Creative solutions are difficult to find when you're constantly on the defensive, writes Tapu Misa.
I am the eldest of seven, five of us born in Samoa. We were the reason my parents left the comfort and warmth of their island home for a cold and inhospitable country.
We didn't come for the bright lights and freedom (such as they were). We came for The Education, as my father was fond of reminding us.
Every one of us could have gone to university, and would have under different circumstances. But only two of us ended up with tertiary degrees (not me, incidentally). Some people might call that a failure.
Was it my parents' fault? They were sober, hard-working and churchgoing. My mother had been a teacher in Samoa and knew the importance of the written word. She bought books when her cleaner's wages allowed because there was no library nearby. Luckily, the specials bins at Woolworths offered Jane Austen and Charles Dickens.
Like most Pacific Island immigrants, my parents had complete faith in New Zealand schools and teachers. They thought education was what happened when you sent your kids to school. But it wasn't that simple.
A lot of the time, at least for me, it was about how I felt when I got to school - if I got there at all. I can't remember a single teacher from my last year of high school; my family had shifted suburbs and I spent most of that year "absent" from my new school. I've no idea if the teachers were good, bad or indifferent. All I know is there was no real attempt at engagement, on either side.
What makes a good teacher? We all think we know. A favourite at primary school was Mr Fox. He opened my eyes to the injustice of apartheid and French nuclear testing in the Pacific. He was young and hip, encouraging and affirming. But my sister, two years behind me, didn't take to him. She thought him uninterested, hence not much good.
A retired teacher wrote to me that he had "long since stopped judging other colleagues on their perceived shortcomings; too often past pupils remember with great affection a teacher who, in my view, was less than inspiring".
Ant Backhouse, the I Have A Dream (IHAD) co-ordinator mentioned in last week's column, told me that when two of his best students suddenly became disengaged and hit the wall, it was their relationships with particular teachers that kept them at school.
One of his charges had earlier complained that his teacher was racist and didn't seem to care. But that wasn't the worst of their problems. Many of the 31 students Backhouse looked after had been streamed into soft Unit Standard subjects at their high schools rather than the academic Achievement Standards, which meant they had been put on pathways that, unbeknown to them and their families, were educational and vocational "dead ends".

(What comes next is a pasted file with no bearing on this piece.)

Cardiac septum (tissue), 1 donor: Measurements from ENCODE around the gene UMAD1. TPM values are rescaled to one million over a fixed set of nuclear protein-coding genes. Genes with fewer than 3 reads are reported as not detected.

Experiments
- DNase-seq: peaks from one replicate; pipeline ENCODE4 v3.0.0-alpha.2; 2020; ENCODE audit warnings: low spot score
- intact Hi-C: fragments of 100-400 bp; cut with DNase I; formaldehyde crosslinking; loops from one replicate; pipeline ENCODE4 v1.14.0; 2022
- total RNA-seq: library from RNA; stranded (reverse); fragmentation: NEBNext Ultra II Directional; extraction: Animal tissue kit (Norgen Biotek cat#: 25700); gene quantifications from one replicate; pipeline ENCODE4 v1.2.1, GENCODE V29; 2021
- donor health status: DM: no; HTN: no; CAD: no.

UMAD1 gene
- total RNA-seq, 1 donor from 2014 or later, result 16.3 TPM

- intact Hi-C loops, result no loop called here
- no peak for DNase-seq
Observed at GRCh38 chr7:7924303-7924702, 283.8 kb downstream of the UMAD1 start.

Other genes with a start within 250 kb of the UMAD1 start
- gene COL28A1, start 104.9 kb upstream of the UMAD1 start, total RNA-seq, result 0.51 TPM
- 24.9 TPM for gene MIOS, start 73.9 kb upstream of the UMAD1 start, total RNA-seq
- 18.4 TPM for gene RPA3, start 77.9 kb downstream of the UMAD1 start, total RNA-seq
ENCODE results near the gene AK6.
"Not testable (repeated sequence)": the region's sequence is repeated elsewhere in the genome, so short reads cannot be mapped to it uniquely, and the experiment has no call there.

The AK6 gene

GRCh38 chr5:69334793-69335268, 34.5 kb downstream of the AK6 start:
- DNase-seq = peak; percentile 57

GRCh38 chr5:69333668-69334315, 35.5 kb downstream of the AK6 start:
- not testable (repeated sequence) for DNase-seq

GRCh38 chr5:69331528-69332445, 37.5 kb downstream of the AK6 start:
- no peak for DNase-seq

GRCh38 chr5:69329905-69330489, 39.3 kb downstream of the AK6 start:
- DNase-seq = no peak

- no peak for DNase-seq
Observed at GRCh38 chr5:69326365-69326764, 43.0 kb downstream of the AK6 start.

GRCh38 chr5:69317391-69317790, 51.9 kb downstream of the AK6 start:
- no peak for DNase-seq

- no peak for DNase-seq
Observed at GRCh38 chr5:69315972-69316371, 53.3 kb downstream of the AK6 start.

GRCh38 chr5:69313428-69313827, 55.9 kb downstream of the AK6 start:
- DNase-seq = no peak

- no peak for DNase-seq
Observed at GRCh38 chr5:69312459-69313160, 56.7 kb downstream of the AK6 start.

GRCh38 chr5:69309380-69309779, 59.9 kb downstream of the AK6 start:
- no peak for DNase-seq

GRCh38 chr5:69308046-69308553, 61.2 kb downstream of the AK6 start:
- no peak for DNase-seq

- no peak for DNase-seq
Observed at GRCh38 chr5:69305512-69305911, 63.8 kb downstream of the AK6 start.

Mt Albert Grammar headmaster Dale Burden dismissed that claim as nonsense last week. He said IHAD was unrealistic "about the realities of what some kids can achieve". Not everyone is university material.
And that's true, of course. But as Backhouse points out, "There still needs to be vocational pathways through high school, so that students stay in school and transition to training or meaningful industry employment."
That we have more than 80,000 young people not in education, employment or training while we continue to import health workers, for example - more than 40 per cent of our health workforce is overseas trained - suggests a significant failure. At the very least, it shows many students aren't getting quality information or vocational guidance to help them make critical decisions.
The University of Auckland's Starpath project has found that even academically able Maori and Pacific students aren't "getting accepted into the degree courses because they had made ill-informed NCEA subject choices". It has published a useful NCEA guide for parents, but it's not free.
An Auckland high school principal told me that schools are "caned" if they don't keep their pass rates up, and since the Education Review Office (ERO) doesn't distinguish between academic passes and Unit Standard passes, it's no wonder that some schools are reluctant to "give kids a go in courses they will find tough".
"I am on the side of letting kids have a go ... Every year there are kids who get higher qualifications against our expectation. They wouldn't be allowed to do this at other schools. The price we pay is a lower overall pass rate in some areas. And ERO is always a bit purse-lipped about our overall achievement rates."
That's the real-world consequence of league tables. Rather than an imaginary bogeyman invoked by teachers who fear change, they are a straitjacket that is already narrowing possibilities for those who can least afford it.
The point is whether the kind of creative solutions we need to raise the achievement levels of those at the bottom (whether they are the oft-repeated 20 per cent or the 14 per cent identified in the most recent PISA report) are possible in the current mistrustful climate. It's difficult to be creative when you're constantly on the defensive.
If "the real, real agenda" of education reforms, as Education Minister Hekia Parata said last week as she backed off bigger class sizes, "is how do we raise student achievement", it seems both arrogant and stupid not to involve educators in the solutions.